About Dixie Redmond's
Izannah Walker Inspired Dolls

I was talking with some people recently about my Izannah Walker inspired dolls, and some questions came up. So I thought I'd take their questions and put them in an interview format for me to answer as an FAQ.

How did you come to study Izannah Walker dolls?

I first heard about Izannah Walker Dolls from Teresa Baker, who led a group called Coffee with Tea. The group focused on learning about antique dolls, and a number of people in the group were making Izannah inspired dolls. I am also in a group called Vintage Cloth Dollmaking, and one of the members posted that Lucy's Doll House in Camden, Maine had an original Izannah Walker doll. So I went to visit the doll, and was allowed to take pictures to bring back to those groups.

Why did you start writing the Izannah Walker Chronicles?

When I was first studying Izannah's dolls, I bought every book that I knew of that referred to her work, or had pictures of her dolls. After that, I went to every site which mentions Izannah Walker dolls, looking for a kind of resource online for in-depth study. There were lots of great homage sites with information about Izannah Walker dolls, but there wasn't a site that was a central station to all the sites out there referring to Izannah Walker dolls. So I started the Izannah Walker Chronicles. Whenever I was able to take pictures of original dolls I would post them. My aim is to provide a site where someone could learn a lot about Izannah Walker dolls.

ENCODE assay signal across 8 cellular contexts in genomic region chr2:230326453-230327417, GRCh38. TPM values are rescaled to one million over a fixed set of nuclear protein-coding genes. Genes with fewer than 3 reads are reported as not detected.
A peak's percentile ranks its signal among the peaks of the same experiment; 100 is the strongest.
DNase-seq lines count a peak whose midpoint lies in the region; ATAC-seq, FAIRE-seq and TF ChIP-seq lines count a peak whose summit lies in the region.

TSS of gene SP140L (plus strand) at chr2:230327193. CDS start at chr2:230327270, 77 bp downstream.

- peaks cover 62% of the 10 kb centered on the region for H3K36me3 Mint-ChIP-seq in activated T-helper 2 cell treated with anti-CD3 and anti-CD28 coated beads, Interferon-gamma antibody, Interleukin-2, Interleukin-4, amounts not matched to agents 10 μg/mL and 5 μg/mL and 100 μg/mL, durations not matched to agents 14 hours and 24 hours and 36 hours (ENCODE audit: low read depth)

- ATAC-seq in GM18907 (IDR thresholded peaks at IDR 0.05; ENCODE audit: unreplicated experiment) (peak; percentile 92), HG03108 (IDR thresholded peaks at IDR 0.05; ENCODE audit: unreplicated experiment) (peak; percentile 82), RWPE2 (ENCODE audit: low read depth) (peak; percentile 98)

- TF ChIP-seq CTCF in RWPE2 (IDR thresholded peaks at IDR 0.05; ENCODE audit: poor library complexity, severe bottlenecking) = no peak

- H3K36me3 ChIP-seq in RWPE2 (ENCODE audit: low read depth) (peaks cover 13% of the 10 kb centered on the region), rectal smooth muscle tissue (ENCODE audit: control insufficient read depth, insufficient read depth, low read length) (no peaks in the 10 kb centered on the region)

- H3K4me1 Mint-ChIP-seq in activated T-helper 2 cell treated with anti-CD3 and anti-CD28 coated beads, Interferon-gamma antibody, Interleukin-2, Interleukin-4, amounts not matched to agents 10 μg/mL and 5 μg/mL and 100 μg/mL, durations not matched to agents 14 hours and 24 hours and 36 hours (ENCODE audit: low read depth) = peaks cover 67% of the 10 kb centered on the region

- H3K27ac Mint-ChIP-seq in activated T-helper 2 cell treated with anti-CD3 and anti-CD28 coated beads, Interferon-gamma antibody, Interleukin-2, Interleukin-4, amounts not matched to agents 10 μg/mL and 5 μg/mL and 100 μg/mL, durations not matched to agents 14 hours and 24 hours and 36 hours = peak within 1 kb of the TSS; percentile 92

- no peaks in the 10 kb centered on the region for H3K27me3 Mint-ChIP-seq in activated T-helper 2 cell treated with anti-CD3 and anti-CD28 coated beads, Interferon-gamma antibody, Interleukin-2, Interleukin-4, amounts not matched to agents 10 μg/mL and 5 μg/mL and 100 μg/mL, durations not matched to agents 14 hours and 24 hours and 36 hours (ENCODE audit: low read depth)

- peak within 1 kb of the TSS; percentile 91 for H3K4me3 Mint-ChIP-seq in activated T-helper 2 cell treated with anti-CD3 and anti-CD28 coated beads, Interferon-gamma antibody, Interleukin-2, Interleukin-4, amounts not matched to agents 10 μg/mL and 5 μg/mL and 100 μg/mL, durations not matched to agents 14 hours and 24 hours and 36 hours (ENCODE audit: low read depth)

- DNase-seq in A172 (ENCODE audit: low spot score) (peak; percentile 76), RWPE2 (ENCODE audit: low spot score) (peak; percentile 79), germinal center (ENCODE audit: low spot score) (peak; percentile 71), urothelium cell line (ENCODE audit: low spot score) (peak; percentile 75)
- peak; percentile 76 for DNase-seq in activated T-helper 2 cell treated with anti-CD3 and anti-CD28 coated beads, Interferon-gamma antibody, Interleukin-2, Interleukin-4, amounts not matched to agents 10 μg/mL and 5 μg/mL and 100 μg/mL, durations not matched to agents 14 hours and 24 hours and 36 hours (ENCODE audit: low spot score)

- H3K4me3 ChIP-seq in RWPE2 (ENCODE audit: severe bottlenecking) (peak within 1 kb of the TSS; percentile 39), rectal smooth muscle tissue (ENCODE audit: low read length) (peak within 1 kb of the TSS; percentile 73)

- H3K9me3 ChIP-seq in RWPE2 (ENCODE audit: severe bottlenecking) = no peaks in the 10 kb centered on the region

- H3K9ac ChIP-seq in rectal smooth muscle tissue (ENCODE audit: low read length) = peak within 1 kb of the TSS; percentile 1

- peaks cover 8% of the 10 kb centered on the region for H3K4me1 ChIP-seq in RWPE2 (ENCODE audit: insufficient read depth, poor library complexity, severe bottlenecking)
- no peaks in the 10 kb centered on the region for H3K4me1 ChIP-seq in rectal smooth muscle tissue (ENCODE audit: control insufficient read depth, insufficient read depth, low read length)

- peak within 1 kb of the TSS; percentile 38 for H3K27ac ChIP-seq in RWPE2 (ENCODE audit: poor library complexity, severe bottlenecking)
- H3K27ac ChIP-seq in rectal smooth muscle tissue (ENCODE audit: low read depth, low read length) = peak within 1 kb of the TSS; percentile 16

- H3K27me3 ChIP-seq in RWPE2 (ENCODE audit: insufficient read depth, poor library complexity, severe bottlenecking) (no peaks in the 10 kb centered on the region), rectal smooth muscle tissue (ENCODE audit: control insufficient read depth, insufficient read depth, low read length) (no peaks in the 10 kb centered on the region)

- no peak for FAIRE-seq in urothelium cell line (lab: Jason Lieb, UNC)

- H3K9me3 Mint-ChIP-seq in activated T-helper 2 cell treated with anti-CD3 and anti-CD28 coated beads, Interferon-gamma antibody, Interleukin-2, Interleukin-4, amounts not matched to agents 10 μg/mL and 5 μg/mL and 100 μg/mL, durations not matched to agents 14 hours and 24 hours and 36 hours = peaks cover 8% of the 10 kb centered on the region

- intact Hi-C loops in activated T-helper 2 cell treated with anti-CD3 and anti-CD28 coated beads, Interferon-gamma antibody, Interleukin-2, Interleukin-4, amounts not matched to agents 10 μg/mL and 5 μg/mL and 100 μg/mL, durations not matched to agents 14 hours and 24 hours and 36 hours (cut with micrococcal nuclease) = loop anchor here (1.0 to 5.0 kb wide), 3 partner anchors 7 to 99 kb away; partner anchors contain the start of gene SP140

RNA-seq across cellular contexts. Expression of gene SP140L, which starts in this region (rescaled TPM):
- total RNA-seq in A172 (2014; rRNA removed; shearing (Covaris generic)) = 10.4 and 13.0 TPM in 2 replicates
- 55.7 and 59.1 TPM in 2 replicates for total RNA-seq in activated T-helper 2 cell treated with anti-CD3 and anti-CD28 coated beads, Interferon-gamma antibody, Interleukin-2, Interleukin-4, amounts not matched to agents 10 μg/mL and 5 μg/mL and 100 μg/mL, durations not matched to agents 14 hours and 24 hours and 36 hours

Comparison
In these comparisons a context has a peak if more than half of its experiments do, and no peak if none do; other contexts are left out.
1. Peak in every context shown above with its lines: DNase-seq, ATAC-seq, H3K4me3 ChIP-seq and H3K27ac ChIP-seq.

Original Izannah Walker Doll
photographed at Lucy's Doll House


Do you think you're a little obsessed with Izannah Walker dolls?

Maybe. Okay, yeah. But is that always bad? Once I said aloud to my family, "Big things are happening in the Izannah Walker World..." and my smart alec son said, "Oh....so there's a WORLD now, mom?" You gotta love kids, 'cause they keep it real, and keep you humble.

Dixie Redmond, holding an original Izannah Walker doll.


Izannah is a kind of example to me of someone who faced constraints and achieved in spite of the constraints she faced. So I not only respect her creations, I respect her drive and determination to make a mark in a world that wasn't always kind to women.


Why do you use the word "inspired" to describe your dolls?

I'm not Izannah Walker. There is no way my dolls could be anything but inspired unless I were Izannah Walker. For one, we don't have available to us all the exact materials she would have used in making her dolls. I consider every artist's work "inspired by" Izannah Walker.